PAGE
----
Molecularly imprinted polymers (MIPs) are an important functional material because of their potential implications in diverse research fields. The materials have been developed for a range of uses including separation, environmental, biomedical and sensor applications. In this book, the chapters are clustered into two main sections: Strategies to be employed when using the affinity materials, and rational design of MIPs for advanced applications. In the first part, the book covers the recent advances in producing MIPs for sample design, preparation and characterizations. In the second part, the chapters demonstrate the importance and novelty of creation of recognition imprinted on the materials and surfaces for a range of microbial detection sensors in the biomedical, environmental and food safety fields as well as sensing human odor and virus monitoring systems. Part 1: Strategies of affinity materials * Molecularly imprinted polymers * MIP nanomaterials * Micro- and nanotraps for solid phase extraction * Carbonaceous affinity nanomaterials * Fluorescent MIPs * MIP-based fiber optic sensors Part 2: Rational design of MIP for advanced applications * MIP-based biomedical and environmental sensors * Affinity adsorbents for environmental biotechnology * MIP in food safety * MIP-based virus monitoring * MIP-based drug delivery and controlled release * Biorecognition imprints on the biosensor surfaces * MIP-based sensing of volatile organic compounds in human body odour * MIP-based microcantilever sensor system.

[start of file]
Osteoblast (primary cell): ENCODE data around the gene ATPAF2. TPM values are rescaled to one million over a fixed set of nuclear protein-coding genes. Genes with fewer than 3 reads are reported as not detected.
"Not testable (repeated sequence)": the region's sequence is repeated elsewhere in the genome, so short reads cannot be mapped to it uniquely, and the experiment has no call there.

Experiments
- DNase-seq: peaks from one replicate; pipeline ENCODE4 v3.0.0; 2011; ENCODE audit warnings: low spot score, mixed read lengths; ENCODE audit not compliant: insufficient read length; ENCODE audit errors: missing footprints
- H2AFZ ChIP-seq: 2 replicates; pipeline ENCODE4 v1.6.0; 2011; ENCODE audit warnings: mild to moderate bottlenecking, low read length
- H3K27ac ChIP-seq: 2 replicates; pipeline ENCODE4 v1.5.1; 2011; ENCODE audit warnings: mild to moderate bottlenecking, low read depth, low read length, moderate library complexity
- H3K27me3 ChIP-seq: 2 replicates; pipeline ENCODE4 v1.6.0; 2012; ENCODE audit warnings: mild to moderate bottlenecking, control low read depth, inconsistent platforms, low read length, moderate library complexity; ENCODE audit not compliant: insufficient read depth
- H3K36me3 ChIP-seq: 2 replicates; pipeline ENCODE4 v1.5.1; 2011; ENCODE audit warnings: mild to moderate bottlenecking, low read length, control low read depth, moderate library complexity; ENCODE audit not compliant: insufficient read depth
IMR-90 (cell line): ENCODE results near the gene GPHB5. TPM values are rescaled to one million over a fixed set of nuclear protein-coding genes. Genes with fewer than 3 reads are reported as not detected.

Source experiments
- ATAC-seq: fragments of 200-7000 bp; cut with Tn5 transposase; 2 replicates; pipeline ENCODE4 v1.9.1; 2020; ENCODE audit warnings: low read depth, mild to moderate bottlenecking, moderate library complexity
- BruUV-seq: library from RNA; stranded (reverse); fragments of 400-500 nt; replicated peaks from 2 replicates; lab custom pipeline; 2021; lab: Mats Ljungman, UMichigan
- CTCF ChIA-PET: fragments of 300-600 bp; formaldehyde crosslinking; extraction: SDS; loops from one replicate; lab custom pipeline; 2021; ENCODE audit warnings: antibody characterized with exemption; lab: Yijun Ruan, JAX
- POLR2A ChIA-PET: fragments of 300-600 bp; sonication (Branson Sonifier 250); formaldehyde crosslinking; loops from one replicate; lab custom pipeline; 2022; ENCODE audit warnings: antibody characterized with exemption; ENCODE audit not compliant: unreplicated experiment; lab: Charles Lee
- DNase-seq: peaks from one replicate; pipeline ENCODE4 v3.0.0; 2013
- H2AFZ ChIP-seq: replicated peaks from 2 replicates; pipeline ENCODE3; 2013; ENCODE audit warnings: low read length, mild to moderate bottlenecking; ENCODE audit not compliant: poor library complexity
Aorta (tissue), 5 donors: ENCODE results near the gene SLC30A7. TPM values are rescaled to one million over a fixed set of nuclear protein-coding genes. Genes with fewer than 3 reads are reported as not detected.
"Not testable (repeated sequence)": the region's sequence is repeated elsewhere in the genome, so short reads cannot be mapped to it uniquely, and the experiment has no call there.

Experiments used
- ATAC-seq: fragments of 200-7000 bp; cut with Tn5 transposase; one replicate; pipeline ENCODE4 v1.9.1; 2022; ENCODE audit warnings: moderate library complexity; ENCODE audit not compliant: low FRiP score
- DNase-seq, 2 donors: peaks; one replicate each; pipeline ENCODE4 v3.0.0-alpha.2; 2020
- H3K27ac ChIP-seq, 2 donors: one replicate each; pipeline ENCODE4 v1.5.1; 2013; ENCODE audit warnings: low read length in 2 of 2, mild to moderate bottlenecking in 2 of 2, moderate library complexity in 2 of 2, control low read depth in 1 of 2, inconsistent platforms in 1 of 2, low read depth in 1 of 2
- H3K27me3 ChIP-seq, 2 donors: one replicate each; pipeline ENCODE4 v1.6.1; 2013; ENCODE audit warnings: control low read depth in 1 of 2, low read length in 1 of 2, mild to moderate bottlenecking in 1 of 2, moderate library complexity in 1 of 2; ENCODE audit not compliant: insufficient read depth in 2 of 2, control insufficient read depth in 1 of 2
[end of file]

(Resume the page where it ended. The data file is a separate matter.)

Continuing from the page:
(source: Nielsen Book Data)9781119336297 20161213
Science Library (Li and Ma)
Book
1 online resource (358 pages) : illustrations.
  • Ion channels, nanomechanics, and nanomedicine / Keka Talukdar
  • Analysis of the bacterial vesicles' enhanced toxicological threat via electron microscopy / Roberta Curia [and 5 others]
  • Applications of polymeric micro- and nano-particles in dentistry / Balasankar Meera Priyadarshini, Nileshkumar Dubey